Sen. John McCain (R-Ariz.), who was tortured while imprisoned in Vietnam, said Haspel’s Senate confirmation should be conditioned on securing a pledge to block any plan to reintroduce harsh interrogations. “Ms. Haspel needs to explain the nature and extent of her involvement in the CIA’s interrogation program,” ­McCain said.

    Haspel ran one of the first CIA black sites, a compound in Thailand code-named “Cat’s Eye,” where al-Qaeda suspects Zayn al-Abidin Muhammed Hussein, better known as Abu Zubaida, and Abd al-Rahim al-Nashiri were subjected to waterboarding and other techniques in 2002.

    An exhaustive Senate report on the program described the frightening toll inflicted. At one point, the report said, Zubaida was left “completely unresponsive, with bubbles rising through his open, full mouth.”

    Internal CIA memos cited in a Senate report on the agency’s interrogation program described agency officials who witnessed the treatment as distraught and concerned about its legality. “Several on the team [were] profoundly affected,” one agency employee wrote, “.?.?. some to the point of tears and choking up.”

    Haspel later served as chief of staff to the head of the agency’s Counterterrorism Center, Jose Rodriguez, when he ordered the destruction of dozens of videotapes made at the Thailand site.

    Rodriguez wrote in his memoir that Haspel “drafted a cable” ordering the tapes’ destruction in 2005 as the program came under mounting public scrutiny and that he then “took a deep breath of weary satisfaction and hit Send.

    **

    In light of the above, who would you trust more?

    Someone who has overseen torture, deeply regretted / repented of it (metanoia), and wouldn’t repeat the crime / error / sin / shame / pick your word and its accompanying implications under any circumstances — or someone who was against torture from the first?

    As I understand it, Gina Haspel claims to fall in the former class, thought I’m not sure whether she views her earlier actions with regret and / or remorse — and these /// differences are important.

    There’s little doubt that as an administrator of Agency business, she’d more than qualified, so our “only remaining question” is whether someone who once oversaw a black site (and destroyed potentially incriminating evidence) can be trusted never to permit CIA to practice torture, under whatever name or cover it may hide, ever again.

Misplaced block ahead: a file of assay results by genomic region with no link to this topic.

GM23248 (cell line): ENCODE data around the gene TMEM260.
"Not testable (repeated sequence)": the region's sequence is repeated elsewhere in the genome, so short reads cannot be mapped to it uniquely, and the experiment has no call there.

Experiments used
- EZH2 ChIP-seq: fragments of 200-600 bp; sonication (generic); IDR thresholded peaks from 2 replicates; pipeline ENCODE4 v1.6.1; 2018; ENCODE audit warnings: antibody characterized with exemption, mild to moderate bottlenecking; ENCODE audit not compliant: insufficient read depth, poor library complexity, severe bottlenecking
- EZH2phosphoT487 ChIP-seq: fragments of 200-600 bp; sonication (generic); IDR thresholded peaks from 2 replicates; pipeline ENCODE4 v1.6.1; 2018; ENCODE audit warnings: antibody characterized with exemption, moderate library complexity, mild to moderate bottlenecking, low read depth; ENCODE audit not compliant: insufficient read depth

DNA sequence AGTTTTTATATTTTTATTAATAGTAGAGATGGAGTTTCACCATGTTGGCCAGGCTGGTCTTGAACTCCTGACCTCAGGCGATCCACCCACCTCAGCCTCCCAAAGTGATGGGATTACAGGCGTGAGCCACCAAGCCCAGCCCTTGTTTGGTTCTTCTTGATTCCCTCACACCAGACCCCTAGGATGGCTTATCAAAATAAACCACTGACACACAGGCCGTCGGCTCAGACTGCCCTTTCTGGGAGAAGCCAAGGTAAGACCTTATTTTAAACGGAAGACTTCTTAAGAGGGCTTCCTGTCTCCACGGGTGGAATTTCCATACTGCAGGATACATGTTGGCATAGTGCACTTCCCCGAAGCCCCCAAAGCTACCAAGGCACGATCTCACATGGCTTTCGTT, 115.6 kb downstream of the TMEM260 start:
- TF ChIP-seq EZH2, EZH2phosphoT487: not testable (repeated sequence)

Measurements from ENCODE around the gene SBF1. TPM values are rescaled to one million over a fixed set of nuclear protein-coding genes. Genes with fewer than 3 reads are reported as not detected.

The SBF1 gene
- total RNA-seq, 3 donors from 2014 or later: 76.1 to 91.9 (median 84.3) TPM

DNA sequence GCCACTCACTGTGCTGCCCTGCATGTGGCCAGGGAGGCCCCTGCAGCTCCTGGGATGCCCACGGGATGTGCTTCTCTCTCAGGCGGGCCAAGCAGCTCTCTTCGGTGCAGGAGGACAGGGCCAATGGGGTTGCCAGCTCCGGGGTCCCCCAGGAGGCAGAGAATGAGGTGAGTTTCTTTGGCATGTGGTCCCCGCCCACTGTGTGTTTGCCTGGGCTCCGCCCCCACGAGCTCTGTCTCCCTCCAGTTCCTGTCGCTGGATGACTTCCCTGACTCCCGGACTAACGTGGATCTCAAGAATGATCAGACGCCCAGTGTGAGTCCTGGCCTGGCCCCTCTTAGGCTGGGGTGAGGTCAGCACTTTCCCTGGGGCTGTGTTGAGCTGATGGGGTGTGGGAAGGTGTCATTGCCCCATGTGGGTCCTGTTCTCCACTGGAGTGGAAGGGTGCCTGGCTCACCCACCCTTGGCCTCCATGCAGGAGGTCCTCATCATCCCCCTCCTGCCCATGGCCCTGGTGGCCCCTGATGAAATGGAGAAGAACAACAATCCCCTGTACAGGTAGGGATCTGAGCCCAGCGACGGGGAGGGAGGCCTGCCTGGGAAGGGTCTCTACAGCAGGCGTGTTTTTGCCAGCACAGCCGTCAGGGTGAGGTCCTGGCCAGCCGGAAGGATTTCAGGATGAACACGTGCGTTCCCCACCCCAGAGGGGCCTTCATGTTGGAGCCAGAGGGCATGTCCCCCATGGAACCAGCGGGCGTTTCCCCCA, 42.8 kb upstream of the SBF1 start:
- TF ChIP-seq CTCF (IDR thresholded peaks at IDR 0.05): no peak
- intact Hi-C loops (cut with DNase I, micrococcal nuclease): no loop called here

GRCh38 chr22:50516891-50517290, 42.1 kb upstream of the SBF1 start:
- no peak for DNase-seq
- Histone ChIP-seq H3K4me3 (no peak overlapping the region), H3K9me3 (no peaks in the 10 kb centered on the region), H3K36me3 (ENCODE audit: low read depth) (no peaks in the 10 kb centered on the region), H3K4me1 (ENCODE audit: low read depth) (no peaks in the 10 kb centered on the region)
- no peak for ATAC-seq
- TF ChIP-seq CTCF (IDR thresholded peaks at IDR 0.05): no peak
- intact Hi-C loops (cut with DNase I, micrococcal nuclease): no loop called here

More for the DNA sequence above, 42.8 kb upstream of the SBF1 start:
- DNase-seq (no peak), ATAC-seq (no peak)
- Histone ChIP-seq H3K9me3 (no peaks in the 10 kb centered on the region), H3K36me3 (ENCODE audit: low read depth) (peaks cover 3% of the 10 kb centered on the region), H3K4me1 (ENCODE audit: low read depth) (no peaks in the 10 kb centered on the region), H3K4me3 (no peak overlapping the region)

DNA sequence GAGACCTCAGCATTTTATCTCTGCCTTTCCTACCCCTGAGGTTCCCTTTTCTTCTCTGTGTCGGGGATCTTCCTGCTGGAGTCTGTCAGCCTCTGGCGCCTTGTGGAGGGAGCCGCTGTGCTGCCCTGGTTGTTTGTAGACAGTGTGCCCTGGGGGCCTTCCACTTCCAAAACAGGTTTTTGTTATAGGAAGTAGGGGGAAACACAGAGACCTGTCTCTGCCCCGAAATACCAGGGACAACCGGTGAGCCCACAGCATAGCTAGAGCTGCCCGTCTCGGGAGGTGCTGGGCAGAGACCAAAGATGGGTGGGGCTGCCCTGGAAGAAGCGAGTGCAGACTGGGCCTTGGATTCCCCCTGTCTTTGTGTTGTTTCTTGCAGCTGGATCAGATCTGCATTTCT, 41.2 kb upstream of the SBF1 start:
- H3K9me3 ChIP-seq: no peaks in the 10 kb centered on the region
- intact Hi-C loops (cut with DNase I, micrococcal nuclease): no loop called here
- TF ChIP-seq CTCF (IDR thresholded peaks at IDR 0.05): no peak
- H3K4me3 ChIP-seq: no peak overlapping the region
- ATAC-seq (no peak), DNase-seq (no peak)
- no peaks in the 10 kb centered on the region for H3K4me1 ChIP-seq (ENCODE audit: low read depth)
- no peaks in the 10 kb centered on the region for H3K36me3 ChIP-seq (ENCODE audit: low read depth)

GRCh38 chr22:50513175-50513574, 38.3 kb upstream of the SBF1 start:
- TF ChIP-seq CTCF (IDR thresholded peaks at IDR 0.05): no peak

Does she regret / repent, or does she feign regret / repentance?

    And would you expect a newspaper reporter or cable news pundit — indeed, anyone short of her confessor or Haspel herself — would know?

    **

    Once again, mortals must decide, and quickly — our continuing koan or paradox — while the most relevant information of all is tangled up in the knots of human psychology / hidden deep in the heart of God..

    For Jim Gant, On the Resurrection, 04

    Wednesday, April 25th, 2018

    [ by Charles Cameron — in thre “expansive” phase of this exploration ]
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    In her mysteriously beautiful detective procedural set in a Québécois monastery, The Beautiful Mystery: A Chief Inspector Gamache Novel, Louise Penny arrives, about midway through her tale, at this sentence:

    When Frère Mathieu brings out his bomb, the abbot brings out his pipe. One weapon is figurative, and the other isn’t.

    I’m riveted.

    **

    Because the phrase “One .. is figurative, and the other isn’t” is like a koan for me — a nut that if I could crack it would also explain such deep mysteries as:

  • “This is my body .. this is my blood” — one interpretation of “body & blood” is figurative, while the other isn’t? and:
  • “he died ..and on the third day he rose again” — one death is figurative, and the other isn’t?